The Center for Science in the Public Interest (CSPI) sent a letter to Nestlé Monday, asking the Swiss-based food giant not to purchase Quorn, a line of frozen-meat substitutes shaped from a vat-grown protein product containing the fungus Fusarium venenatum.

Nestlé is one of several companies bidding for Premier Food’s Quorn unit, The Guardian newspaper reported.

CSPI, the U.S.-based nonprofit nutrition and food safety watchdog group, has waged a long campaign against Quorum, urging the Food and Drug Administration to withdraw its “generally recognized as safe” designation or require it to be labeled as a potential allergen.

CSPI says products made with Fusarium venenatum can cause vomiting, diarrhea and anaphylactic reactions in some people with mold allergies.

Quorn, according to its website, is an all-natural meat-free product line available in the U.K. since 1985 and in the U.S. since 2002.  The company says it is the best-selling meat-free brand sold in natural food stores. 

The product is fermented in vats and then the chicken-flavored paste is fashioned to look like patties, nuggets, tenders, roasts, cutlets and meatballs.  It is marketed as a “mycoprotein.” 

In 2003, CSPI executive director Michael F. Jacobson published a letter in the journal Allergy characterizing the adverse reactions of 284 Quorn consumers and CSPI maintains a website to collect such reports.  A subsequent article in the American Journal of Medicine reported that, according to a CSPI-commissioned telephone survey in Britain, a higher percentage of people believe they are sensitive to Quorn than to shellfish, milk, peanuts, wheat or other common allergens.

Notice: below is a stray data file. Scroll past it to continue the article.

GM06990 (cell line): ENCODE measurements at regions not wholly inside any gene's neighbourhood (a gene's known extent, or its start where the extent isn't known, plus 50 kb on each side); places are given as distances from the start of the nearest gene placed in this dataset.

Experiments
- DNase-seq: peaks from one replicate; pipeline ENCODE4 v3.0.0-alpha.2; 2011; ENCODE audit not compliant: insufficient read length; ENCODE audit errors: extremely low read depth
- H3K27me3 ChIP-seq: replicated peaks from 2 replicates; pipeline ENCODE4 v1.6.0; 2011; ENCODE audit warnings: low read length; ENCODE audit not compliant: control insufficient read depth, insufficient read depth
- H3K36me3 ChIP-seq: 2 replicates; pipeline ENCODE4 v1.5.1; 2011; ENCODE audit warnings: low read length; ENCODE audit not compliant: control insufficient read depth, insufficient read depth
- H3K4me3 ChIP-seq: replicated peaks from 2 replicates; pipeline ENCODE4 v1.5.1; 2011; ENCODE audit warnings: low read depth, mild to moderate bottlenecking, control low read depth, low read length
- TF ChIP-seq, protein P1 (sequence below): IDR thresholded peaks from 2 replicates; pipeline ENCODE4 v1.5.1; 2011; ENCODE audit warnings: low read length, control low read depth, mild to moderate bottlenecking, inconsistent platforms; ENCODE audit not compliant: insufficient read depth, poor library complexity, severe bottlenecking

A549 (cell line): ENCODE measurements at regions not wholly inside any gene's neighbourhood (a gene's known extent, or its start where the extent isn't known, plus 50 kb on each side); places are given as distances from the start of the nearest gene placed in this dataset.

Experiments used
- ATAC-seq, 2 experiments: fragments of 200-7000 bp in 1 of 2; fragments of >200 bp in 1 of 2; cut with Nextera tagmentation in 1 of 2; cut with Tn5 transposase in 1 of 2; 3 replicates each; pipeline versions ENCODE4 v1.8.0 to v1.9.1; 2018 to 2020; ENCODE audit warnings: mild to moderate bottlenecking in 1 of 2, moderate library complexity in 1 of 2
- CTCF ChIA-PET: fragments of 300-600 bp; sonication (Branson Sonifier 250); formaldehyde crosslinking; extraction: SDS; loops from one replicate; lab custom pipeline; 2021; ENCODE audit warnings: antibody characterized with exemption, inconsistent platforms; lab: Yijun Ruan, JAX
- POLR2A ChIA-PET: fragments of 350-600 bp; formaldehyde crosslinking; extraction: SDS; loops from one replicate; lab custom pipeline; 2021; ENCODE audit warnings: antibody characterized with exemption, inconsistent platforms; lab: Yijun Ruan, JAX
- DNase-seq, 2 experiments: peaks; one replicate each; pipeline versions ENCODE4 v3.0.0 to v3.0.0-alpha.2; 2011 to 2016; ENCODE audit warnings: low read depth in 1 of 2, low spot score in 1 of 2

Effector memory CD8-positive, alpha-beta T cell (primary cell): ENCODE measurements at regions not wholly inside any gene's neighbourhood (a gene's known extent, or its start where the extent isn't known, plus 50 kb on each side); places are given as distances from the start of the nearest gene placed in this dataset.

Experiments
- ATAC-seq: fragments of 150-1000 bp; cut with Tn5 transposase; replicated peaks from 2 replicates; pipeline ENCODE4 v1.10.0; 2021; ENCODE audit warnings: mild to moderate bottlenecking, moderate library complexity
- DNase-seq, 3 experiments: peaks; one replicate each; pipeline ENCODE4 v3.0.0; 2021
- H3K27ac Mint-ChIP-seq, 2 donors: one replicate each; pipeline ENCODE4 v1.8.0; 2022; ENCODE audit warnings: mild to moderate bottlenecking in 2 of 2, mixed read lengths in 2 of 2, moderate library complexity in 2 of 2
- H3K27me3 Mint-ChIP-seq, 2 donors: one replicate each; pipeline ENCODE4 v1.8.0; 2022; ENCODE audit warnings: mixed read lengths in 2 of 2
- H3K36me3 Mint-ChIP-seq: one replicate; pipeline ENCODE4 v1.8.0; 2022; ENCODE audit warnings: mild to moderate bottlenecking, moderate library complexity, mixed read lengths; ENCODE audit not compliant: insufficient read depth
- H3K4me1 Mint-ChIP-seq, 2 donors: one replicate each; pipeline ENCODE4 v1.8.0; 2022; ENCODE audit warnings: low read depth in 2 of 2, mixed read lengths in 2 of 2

“It was clearly a mistake for food safety regulators in Europe, the United States, and Australia to approve Quorn for human consumption in the first place,” Jacobson said in a press announcement Monday.  “It would be a real tragedy for a major food company like Nestlé to start marketing foods made with this harmful ingredient on a bigger scale. There’s so much concern about allergic reactions to conventional foods, so it’s especially inappropriate to broaden the marketing of an unnecessary and novel powerful allergen.”

 U.K.-based Premier Foods purchased the Quorn line from Marlow Foods five years ago. 

CSPI says Quorn’s manufacturer used to claim that its signature ingredient was “mushroom based.”   The company’s website now describes Fusarium venenatum as an edible fungus “like mushrooms, morels, or truffles.”

CSPI argues that Fusarium venenatum is quite unlike mushrooms, and “is actually a form of mold–some of which are edible and some not.” 

“We have so many safe, sustainable, and wholesome fruits, vegetables, and whole grains to enjoy on their own and from which to make meat substitutes,” Jacobson said in the press announcement.  “Why resort to vat-grown, allergenic mold? To me, Quorn seems better suited to dystopian science fiction than health food stores.”